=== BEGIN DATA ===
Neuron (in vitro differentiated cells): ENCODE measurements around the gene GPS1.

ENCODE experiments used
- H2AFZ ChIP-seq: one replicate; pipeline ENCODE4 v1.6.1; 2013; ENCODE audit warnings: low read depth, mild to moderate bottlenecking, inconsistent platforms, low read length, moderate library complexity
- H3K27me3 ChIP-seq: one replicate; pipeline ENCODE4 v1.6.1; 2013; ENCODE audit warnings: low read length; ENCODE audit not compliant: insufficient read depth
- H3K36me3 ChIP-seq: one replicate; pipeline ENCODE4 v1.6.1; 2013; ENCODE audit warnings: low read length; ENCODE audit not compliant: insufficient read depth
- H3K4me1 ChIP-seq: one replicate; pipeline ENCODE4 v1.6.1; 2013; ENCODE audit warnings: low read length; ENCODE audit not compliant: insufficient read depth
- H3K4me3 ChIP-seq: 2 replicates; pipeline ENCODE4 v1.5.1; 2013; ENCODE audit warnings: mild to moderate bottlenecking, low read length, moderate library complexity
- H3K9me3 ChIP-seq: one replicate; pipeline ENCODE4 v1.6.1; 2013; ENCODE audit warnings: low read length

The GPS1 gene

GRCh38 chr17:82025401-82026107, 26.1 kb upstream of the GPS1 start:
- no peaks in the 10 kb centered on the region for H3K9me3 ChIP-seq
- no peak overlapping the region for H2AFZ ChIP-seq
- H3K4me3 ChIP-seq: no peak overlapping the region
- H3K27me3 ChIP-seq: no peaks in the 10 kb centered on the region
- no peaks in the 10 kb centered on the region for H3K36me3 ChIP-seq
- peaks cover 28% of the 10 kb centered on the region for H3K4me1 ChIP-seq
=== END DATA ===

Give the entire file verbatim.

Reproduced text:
Neuron (in vitro differentiated cells): ENCODE measurements around the gene GPS1.

ENCODE experiments used
- H2AFZ ChIP-seq: one replicate; pipeline ENCODE4 v1.6.1; 2013; ENCODE audit warnings: low read depth, mild to moderate bottlenecking, inconsistent platforms, low read length, moderate library complexity
- H3K27me3 ChIP-seq: one replicate; pipeline ENCODE4 v1.6.1; 2013; ENCODE audit warnings: low read length; ENCODE audit not compliant: insufficient read depth
- H3K36me3 ChIP-seq: one replicate; pipeline ENCODE4 v1.6.1; 2013; ENCODE audit warnings: low read length; ENCODE audit not compliant: insufficient read depth
- H3K4me1 ChIP-seq: one replicate; pipeline ENCODE4 v1.6.1; 2013; ENCODE audit warnings: low read length; ENCODE audit not compliant: insufficient read depth
- H3K4me3 ChIP-seq: 2 replicates; pipeline ENCODE4 v1.5.1; 2013; ENCODE audit warnings: mild to moderate bottlenecking, low read length, moderate library complexity
- H3K9me3 ChIP-seq: one replicate; pipeline ENCODE4 v1.6.1; 2013; ENCODE audit warnings: low read length

The GPS1 gene

GRCh38 chr17:82025401-82026107, 26.1 kb upstream of the GPS1 start:
- no peaks in the 10 kb centered on the region for H3K9me3 ChIP-seq
- no peak overlapping the region for H2AFZ ChIP-seq
- H3K4me3 ChIP-seq: no peak overlapping the region
- H3K27me3 ChIP-seq: no peaks in the 10 kb centered on the region
- no peaks in the 10 kb centered on the region for H3K36me3 ChIP-seq
- peaks cover 28% of the 10 kb centered on the region for H3K4me1 ChIP-seq